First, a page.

Majority report

Tom Cruise had his eye on me.

It bored into my soul with an unusual intensity, demanding my attention and daring me to look away. I didn’t. I knew I was being summoned, and I was ready to obey.

And that was just one of the movie star’s eyes, an image of which Nokia placed on

the display of its 9290 mobile phone for a picture on the invitation to its product launch and a screening of Cruise’s new movie, Minority Report.

The screening and launch party were held at the Paramount theatre, which sits at the corner of John and Richmond Street in downtown Toronto. It was a noisy mix of video arcade games, screaming kids at the concession stands and rooms filled with THX sound blasting from the speakers. Not a bad setting for an action adventure story set in the year 2054, where Cruise’s character becomes the victim of technology that predicts murders before they occur.

Just a few feet away from the theatre, camped out like an enemy force preparing to storm the fortress walls, Ericsson Canada had parked its “”Drive to 3G”” trailer, where it introduced four handsets of its own. The two companies, both struggling to convince a reluctant public to buy new devices, sit at nearly opposite ends of the market share spectrum, as the marketing strategies on display Monday night proved. While Nokia had little difficulty drawing a crowd to the Paramount’s VIP lounge, Ericsson was busy taking its act on the road.

Two years ago, when I went to hear Ericsson president Kurt Hellstrom speak at Comdex Fall in Las Vegas, Nev., I was surprised to see a rare instance of an IT vendor acknowledging its mistakes. Ericsson had bungled the handset market, Hellstrom said, by waging a price war that only ate into its own margins (tell it to the processor or PC makers, Kurt). Though it has fairly large research and development resources (including a large centre in Montreal), Hellstrom said Ericsson would partner its way to success with a like-minded company. That partner turned out to be Sony, with whom it formed a joint venture last year. So far the results have been unimpressive. Its market share fell 6.4 per cent according to IDC, and it still lags behind Motorola, Samsung and Siemens, which are Nokia’s real competition.

These are early days, of course, and Sony is not a bad choice for a company that needs to gain more traction outside its native Sweden. Sony has developed a lot of brand cachet with consumers through its retail stores that show off its camcorders, TV sets and stereos. Ericsson may be able to look cool by association, if it’s lucky.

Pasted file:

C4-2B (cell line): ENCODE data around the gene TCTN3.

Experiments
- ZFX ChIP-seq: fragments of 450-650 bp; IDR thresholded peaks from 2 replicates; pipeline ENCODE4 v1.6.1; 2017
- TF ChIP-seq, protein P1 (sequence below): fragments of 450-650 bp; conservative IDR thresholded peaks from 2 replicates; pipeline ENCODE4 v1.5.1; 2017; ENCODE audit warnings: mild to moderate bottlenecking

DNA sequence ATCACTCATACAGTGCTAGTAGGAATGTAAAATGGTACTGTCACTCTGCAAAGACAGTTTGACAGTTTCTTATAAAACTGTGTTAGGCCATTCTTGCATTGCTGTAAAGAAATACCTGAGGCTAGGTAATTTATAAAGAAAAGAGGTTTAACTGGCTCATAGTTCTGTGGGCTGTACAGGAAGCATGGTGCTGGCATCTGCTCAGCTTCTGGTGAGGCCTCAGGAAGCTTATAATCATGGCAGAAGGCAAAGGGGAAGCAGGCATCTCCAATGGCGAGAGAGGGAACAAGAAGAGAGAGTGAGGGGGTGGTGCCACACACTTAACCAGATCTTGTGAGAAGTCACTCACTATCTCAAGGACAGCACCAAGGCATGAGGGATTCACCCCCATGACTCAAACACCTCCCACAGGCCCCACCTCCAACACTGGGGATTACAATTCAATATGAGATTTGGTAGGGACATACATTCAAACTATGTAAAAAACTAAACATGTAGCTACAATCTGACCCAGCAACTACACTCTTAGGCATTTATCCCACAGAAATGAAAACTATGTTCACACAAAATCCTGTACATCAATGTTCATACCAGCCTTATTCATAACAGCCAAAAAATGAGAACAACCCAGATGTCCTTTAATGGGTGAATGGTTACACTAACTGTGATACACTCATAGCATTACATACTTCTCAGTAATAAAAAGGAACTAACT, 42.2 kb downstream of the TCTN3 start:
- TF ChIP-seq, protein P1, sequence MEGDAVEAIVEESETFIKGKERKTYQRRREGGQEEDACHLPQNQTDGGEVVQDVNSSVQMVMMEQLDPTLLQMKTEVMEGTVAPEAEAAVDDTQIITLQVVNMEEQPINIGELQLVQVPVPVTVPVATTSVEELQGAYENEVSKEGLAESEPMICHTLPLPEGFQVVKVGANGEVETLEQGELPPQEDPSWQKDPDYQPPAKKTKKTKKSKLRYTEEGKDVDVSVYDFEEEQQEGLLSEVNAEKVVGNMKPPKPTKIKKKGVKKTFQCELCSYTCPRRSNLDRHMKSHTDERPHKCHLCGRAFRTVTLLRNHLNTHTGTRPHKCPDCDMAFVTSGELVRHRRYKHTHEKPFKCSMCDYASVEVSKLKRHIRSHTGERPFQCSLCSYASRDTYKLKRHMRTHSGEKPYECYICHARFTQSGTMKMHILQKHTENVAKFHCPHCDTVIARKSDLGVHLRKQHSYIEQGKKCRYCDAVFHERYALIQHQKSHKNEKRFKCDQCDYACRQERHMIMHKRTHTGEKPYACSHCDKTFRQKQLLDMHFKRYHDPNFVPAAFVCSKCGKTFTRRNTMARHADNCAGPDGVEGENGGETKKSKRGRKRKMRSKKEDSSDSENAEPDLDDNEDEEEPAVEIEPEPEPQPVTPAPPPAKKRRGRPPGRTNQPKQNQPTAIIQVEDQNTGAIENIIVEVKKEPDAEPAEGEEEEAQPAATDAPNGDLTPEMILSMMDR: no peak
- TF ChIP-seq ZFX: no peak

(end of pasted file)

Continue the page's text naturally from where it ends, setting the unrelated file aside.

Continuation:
Nokia needs no such partnership. It’s considered cool enough that Minority Report director Stephen Spielberg’s preproduction team consulted with its staff, as part of a panel of futurists, to conceive the kind of gadgetry we might see in the future. Maybe part of Nokia’s compensation was its prominent brand placement in the film. At one point, a government official flips up a transparent display screen which he uses as a sort of laptop. The word “”Nokia”” is etched in the upper-left corner, and the camera cuts back to it about three times.

The irony is that only once in the film do characters use anything remotely resembling the cell phones it offers today. The 9290 and Sony Ericsson’s T300 both offer Internet surfing and the ability to capture and store photos. I don’t think it’s spoiling Minority Report to say that the movie’s climax includes a cell phone conversation where the device is little more than an ear piece — no added browsing functionality at all. It didn’t even have a display.

Maybe Minority Report is itself a projection of the future, where the handset wars have ended and the phone makers realize all we want is basic voice access. Until then, Ericsson will be taking the 3G trailer across the country to prove otherwise, while Nokia remains on Cruise control.

sschick@itbusiness.ca

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